Publications

Selected scientific publications on diving medicine and physiology.

2009 Jan 1
An Introduction to Clinical Aspect of Decompression Illness (DCI)
Balestra C.

Decompression Illness (DCI), Decompression Sickness (DCS), Dysbaric Illness (DI), disorder, syndrome are terms associated with the clinical signs or symptoms originally generated by a reduction of absolute pressure surrounding the patient. For 100 years the definition of the “disease” is a matter of “disputes” or “consensi”. We understand nowadays that it is not enough to know how to cure evident clinical manifestations, but also to reduce or virtually eliminate the primary physical cause for the physiological damages: the gas separation phase from saturated tissues – stationary or circulating bubbles.

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2009 Jan 1
Discussion: Decompression Physiology and Methodology
Molvaer O.I., Gennser M., Brubakk A., Ellingsen O., Gardiner B., Hope A., Moon R., Richardson R., Dujic Z., Doolette D., Perdrizet G., Lindholm P., Ross J., Eftedal O., Angelini S., Kayar S., Gutvik C., Gaustad S., Thorsen E., Balestra C., Jacobsen J.E., Pontier J., Fahlman A., Mollerlokken A., Skjerven L., Masoy S., Knaus D, Buckey J., Blatteau J., Arnfinsen A., Havnes M.

This publication of the proceedings of “The Future of Diving: 100 Years of Haldane and Beyond” is co-sponsored by the Smithsonian Institution and Trondheim University. The symposium was convened by the Baromedical and Environmental Physiology Group of the Norwegian University of Science and Technology in Trondheim, Norway, on 18–19 December 2008.

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2009 Jan 1
Discussion: Diving Researcher Recruitment
Molvaer O.I., Gennser M., Brubakk A., Ellingsen O., Gardiner B., Hope A., Moon R., Richardson R., Dujic Z., Doolette D., Perdrizet G., Lindholm P., Ross J., Eftedal O., Angelini S., Kayar S., Gutvik C., Gaustad S., Thorsen E., Balestra C., Jacobsen J.E., Pontier J., Fahlman A., Mollerlokken A., Skjerven L., Masoy S., Knaus D, Buckey J., Blatteau J., Arnfinsen A., Havnes M.

This publication of the proceedings of “The Future of Diving: 100 Years of Haldane and Beyond” is co-sponsored by the Smithsonian Institution and Trondheim University. The symposium was convened by the Baromedical and Environmental Physiology Group of the Norwegian University of Science and Technology in Trondheim, Norway, on 18–19 December 2008.

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2007 Nov 30
Effect of varying deep stop times and shallow stop times on precordial bubbles after dives to 25 msw (82 fsw)
Bennett PB1, Marroni A, Cronje FJ, Cali-Corleo R, Germonpre P, Pieri M, Bonuccelli C, Leonardi MG, Balestra C.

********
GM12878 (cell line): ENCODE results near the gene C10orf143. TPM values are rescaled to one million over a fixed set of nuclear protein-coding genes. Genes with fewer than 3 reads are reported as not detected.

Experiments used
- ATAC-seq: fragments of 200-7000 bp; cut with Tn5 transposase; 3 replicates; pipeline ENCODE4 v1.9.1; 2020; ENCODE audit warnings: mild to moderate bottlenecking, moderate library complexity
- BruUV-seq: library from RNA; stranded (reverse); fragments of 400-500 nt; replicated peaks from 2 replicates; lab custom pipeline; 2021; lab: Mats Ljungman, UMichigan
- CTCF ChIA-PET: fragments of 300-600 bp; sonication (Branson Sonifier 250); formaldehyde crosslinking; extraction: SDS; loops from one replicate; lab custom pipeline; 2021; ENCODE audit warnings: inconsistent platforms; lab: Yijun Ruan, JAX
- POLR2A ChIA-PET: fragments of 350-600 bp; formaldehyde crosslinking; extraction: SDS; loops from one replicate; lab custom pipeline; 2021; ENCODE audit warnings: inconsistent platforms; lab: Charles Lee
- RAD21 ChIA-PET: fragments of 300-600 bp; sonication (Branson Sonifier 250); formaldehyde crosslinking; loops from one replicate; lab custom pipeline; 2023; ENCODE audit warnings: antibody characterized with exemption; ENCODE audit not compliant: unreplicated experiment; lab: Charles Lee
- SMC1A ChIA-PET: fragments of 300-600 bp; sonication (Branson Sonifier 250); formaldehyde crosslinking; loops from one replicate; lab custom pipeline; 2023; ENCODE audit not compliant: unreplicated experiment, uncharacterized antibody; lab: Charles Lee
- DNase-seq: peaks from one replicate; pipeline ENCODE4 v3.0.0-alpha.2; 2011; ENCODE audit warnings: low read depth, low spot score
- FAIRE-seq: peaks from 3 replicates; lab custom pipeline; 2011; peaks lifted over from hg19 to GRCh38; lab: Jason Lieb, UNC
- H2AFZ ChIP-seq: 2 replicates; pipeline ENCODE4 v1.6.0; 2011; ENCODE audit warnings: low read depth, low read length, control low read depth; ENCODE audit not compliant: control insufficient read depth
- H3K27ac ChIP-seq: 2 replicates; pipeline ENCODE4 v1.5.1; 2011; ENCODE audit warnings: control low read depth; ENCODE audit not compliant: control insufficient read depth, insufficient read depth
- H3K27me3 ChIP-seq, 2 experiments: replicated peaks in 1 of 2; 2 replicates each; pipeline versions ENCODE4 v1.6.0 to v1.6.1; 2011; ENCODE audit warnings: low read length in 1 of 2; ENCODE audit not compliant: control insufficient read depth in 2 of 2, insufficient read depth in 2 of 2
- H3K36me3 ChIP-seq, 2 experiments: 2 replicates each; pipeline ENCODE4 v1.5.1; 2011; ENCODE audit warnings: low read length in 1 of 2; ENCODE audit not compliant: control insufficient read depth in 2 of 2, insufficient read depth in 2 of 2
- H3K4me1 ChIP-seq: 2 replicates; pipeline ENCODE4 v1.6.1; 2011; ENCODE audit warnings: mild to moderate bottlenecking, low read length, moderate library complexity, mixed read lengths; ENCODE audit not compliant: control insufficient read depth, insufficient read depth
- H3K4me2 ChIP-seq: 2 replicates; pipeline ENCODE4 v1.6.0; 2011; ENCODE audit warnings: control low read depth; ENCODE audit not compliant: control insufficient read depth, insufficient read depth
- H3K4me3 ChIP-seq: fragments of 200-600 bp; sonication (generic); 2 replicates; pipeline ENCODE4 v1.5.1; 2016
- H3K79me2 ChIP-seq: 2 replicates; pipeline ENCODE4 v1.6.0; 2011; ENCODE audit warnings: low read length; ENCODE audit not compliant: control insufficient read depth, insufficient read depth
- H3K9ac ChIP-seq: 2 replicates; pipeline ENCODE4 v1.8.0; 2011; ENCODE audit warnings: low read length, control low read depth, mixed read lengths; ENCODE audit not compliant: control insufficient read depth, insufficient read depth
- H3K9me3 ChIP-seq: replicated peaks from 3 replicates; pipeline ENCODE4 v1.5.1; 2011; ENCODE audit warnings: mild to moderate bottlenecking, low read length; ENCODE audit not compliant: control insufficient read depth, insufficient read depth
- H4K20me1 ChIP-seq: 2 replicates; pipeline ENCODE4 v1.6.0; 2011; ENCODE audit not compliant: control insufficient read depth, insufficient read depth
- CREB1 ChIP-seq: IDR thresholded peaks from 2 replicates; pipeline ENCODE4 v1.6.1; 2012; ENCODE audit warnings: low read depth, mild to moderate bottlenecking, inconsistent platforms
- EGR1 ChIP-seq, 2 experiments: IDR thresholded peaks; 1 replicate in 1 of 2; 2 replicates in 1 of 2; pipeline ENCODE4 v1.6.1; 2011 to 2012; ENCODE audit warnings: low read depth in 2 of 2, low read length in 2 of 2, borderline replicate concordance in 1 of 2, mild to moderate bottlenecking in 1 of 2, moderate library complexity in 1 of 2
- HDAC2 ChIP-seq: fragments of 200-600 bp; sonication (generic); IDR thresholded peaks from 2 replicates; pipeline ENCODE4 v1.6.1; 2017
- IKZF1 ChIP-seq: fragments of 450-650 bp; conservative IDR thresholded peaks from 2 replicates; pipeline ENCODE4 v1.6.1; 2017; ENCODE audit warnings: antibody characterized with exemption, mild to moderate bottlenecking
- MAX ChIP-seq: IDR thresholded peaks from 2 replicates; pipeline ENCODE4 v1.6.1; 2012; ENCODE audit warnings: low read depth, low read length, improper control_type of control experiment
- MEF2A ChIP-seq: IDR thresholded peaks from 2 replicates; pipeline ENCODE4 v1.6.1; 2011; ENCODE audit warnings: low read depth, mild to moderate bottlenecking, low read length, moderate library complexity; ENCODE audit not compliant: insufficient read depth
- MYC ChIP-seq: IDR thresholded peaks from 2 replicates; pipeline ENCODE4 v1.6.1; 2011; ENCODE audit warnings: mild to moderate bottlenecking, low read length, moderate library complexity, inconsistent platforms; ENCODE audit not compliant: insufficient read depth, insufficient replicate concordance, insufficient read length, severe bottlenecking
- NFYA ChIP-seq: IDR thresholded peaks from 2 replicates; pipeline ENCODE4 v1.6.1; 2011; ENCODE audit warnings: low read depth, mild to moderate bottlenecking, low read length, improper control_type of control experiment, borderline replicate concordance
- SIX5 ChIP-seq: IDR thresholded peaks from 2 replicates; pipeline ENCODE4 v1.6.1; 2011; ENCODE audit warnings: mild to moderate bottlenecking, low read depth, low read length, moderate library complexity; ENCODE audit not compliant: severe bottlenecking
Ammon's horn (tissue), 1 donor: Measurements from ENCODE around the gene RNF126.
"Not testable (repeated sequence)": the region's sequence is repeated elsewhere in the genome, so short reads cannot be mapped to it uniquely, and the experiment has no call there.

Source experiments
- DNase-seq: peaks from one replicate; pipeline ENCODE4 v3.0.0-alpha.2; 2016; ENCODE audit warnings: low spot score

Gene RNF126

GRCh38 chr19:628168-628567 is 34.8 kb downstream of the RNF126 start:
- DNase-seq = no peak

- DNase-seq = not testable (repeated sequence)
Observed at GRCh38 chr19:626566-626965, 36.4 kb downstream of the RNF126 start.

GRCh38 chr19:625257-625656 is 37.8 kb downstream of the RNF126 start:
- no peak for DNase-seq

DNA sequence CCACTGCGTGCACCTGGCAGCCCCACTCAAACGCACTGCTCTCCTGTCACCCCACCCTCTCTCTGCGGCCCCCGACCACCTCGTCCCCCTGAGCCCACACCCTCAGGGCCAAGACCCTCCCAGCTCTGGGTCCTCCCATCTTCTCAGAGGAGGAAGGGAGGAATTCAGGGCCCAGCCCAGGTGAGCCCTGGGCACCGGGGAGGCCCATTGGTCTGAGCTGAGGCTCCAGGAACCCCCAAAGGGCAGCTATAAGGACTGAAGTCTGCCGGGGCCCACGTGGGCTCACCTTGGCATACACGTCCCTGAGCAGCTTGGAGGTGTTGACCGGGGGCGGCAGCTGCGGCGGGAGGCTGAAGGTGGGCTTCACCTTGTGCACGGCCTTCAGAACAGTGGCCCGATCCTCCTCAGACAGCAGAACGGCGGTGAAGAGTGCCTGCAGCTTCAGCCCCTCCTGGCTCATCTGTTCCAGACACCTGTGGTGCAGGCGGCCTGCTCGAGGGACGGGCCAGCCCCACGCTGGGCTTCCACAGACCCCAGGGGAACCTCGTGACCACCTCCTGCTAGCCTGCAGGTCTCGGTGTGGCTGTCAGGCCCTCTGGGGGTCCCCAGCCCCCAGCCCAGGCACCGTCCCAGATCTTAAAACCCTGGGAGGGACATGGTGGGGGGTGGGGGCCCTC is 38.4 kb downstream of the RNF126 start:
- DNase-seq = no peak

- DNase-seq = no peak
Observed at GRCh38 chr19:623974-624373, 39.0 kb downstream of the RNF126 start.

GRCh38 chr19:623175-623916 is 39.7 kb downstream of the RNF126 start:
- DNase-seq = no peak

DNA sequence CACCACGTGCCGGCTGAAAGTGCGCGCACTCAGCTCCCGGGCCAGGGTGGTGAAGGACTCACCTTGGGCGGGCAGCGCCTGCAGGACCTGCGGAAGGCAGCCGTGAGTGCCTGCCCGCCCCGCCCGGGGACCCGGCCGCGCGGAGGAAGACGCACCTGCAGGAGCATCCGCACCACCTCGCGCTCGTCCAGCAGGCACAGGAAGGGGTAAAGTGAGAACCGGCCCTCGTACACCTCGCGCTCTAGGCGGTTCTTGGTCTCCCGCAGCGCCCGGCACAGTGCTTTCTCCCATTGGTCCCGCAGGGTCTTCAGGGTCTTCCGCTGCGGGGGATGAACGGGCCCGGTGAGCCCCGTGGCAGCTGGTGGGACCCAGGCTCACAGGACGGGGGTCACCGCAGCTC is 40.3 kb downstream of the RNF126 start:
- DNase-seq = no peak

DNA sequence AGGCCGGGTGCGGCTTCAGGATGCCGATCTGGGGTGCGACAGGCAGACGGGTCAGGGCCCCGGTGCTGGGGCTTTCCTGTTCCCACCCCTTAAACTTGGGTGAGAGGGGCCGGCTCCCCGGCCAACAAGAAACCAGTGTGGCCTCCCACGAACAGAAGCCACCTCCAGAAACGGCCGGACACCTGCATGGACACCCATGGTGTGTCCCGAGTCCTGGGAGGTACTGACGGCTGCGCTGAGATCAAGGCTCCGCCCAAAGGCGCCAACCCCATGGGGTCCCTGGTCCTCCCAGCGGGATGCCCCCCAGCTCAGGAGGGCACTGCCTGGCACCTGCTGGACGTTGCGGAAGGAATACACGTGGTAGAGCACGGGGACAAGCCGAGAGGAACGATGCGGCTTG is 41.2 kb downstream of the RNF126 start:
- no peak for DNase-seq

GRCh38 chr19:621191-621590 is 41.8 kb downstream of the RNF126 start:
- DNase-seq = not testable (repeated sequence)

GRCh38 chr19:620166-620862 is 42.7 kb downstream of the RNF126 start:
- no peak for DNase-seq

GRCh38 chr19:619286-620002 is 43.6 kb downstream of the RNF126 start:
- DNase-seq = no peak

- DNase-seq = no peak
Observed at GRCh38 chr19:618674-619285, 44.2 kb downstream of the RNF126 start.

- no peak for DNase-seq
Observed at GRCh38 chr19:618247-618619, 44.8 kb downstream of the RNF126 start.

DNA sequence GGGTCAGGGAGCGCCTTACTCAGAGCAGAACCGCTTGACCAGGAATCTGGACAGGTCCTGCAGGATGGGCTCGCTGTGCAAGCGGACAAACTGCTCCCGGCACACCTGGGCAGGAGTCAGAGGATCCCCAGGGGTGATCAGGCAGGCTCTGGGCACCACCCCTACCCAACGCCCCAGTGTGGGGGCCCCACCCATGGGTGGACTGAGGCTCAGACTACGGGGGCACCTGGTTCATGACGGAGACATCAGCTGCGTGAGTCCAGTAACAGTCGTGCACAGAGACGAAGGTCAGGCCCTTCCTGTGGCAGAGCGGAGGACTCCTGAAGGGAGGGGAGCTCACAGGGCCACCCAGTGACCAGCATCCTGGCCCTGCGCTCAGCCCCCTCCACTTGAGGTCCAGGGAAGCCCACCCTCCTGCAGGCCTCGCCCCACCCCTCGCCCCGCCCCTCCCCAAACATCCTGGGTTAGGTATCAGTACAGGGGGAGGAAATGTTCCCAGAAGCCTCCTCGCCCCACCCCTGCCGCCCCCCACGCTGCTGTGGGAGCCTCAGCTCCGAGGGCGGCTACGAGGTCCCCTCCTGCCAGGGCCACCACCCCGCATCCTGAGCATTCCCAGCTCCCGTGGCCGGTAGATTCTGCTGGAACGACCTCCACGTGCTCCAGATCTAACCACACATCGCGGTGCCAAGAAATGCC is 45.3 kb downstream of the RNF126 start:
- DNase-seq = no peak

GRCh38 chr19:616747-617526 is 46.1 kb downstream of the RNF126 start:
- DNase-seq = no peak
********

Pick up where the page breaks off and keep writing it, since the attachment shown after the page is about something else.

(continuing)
In our previous research, a deep 5-min stop at 15 msw (50 fsw), in addition to the typical 3-5 min shallow stop, significantly reduced precordial Doppler detectable bubbles (PDDB) and "fast" tissue compartment gas tensions during decompression from a 25 msw (82 fsw) dive; the optimal ascent rate was 10 msw (30 fsw/min). Since publication of these results, several recreational diving agencies have recommended empirical stop times shorter than the 5 min stops that we used, stops of as little as 1 min (deep) and 2 min (shallow). In our present study, we clarified the optimal time for stops by measuring PDDB with several combinations of deep and shallow stop times following single and repetitive open-water dives to 25 msw (82 fsw) for 25 mins and 20 minutes respectively; ascent rate was 10 msw/min (33 fsw). Among 15 profiles, stop time ranged from 1 to 10 min for both the deep stops (15 msw/50 fsw) and the shallow stops (6 msw/20 fsw). Dives with 2 1/2 min deep stops yielded the lowest PDDB scores--shorter or longer deep stops were less effective in reducing PDDB. The results confirm that a deep stop of 1 min is too short--it produced the highest PDDB scores of all the dives. We also evaluated shallow stop times of 5, 4, 3, 2 and 1 min while keeping a fixed time of 2.5 min for the deep stop; increased times up to 10 min at the shallow stop did not further reduce PDDB. While our findings cannot be extrapolated beyond these dive profiles without further study, we recommend a deep stop of at least 2 1/2 mins at 15 msw (50 fsw) in addition to the customary 6 msw (20 fsw) for 3-5 mins for 25 meter dives of 20 to 25 minutes to reduce PDDB.

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2005 Apr 4
Evidence for increasing patency of the foramen ovale in divers
Germonpre P, Hastir F, Dendale P, Marroni A, Nguyen AF, Balestra C.

Using a standardized contrast-enhanced transesophageal echocardiographic technique, a group of divers was reexamined for the presence and size of patent foramen ovale (PFO) 7 years after their initial examinations. Unexpected but significant increases in the prevalence and size of PFO were found, suggesting a possible increasing risk for decompression sickness in these divers over time.

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